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Sunday, November 6, 2011

My review of part of Nigel Warburten's "A Little History of Philosophy" (on Amazon)

The author, a secularist, does not bother to treat philosophical arguments for God's existence seriously. For example, he lauds Bertrand Russell's attack on the cosmological argument (p. 185) when, in fact, Russell created a straw man. In "Why I am Not a Christian," Russell says that cosmological arguments all fail because they depend on this premise:

P1: Everything that exists has a cause
Or order to reach this conclusion along with one more premise:
P2: The universe exists.
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C1: Therefore, the universe has a cause (God)
But Russell claims that C1 (God) would be subject to P1. God would require a cause for God's existence. If so, the argument fails.
This is absurd because I have never read a version of the cosmological argument (in 35 years of studying and teaching and writing about philosophy of religion) that used this argument premise. Of course, P1 will defeat a cosmological argument, but no one uses it!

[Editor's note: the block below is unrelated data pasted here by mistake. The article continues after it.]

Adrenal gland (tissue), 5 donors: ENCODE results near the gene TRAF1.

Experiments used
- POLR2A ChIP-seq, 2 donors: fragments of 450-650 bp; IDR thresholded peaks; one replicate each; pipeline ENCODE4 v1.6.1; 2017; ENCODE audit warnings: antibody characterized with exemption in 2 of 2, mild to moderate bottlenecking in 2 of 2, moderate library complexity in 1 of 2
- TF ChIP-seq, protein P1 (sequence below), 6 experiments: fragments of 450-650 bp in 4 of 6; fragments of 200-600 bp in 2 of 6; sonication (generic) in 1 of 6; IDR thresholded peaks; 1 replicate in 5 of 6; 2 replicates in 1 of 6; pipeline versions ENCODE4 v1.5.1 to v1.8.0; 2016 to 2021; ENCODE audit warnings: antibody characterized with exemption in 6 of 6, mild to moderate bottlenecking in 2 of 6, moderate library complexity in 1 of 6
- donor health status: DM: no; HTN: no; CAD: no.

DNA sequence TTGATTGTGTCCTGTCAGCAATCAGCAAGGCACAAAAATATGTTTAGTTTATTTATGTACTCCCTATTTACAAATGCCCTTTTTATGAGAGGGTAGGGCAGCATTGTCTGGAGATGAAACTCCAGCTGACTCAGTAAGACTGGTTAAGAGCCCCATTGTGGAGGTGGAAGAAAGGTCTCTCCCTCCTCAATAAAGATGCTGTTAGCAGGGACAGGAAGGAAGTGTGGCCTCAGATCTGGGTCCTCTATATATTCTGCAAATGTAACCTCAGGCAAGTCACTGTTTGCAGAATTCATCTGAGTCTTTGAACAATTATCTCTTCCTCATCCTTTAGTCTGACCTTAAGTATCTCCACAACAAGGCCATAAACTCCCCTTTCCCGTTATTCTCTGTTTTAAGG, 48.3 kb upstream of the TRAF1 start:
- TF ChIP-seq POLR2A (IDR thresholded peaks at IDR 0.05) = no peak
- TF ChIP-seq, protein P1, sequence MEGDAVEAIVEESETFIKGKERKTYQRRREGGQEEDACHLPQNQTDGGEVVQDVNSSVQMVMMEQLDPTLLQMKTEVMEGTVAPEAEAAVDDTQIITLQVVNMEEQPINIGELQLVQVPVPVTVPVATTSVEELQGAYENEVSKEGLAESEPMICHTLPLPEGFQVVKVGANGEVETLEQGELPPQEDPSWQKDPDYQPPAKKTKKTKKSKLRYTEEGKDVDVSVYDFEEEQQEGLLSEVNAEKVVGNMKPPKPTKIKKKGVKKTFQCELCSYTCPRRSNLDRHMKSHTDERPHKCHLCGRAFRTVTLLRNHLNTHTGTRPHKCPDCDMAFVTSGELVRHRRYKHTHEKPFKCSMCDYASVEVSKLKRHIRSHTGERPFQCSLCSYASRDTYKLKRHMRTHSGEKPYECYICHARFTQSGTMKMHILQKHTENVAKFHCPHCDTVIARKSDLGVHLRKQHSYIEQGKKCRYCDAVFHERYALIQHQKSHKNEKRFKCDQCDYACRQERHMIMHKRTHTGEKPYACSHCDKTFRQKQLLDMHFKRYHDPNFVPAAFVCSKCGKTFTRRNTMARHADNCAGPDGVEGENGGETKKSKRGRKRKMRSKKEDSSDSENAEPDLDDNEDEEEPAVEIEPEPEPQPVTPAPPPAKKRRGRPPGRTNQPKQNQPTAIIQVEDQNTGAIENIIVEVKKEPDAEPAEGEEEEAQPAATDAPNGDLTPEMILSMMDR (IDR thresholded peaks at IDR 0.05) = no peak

For example, the kalam cosmological argument reasons this way:
P1: What every begins to exist, has a cause of its existence.
P2: The universe began to exist.
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C1: Therefore, the universe has a cause (God).
Notice that the kalam's P1 differs radically from Russell's version: "Everything that exists has a cause." God, of course, did not (by definition) begin to exist, so is not subject requiring a beginning cause for God's existence. In order words, there is no reductio ad absurdum. Neither do the Thomistic or the Lebinizian cosmological arguments rely on Russell's manufactured premise.
One could go on about the cosmological argument (I devote 30 pages to it in my book, Christian Apologetics), but suffice to say that this book does not bother to critique the argument at its best, only at its worst.
That is a very bad sign indeed, but I find that many British secular philosophers are often dismissive of philosophical theism. Shame on them.
For much more on the cosmological argument, see chapter eleven of Christian Apologetics.

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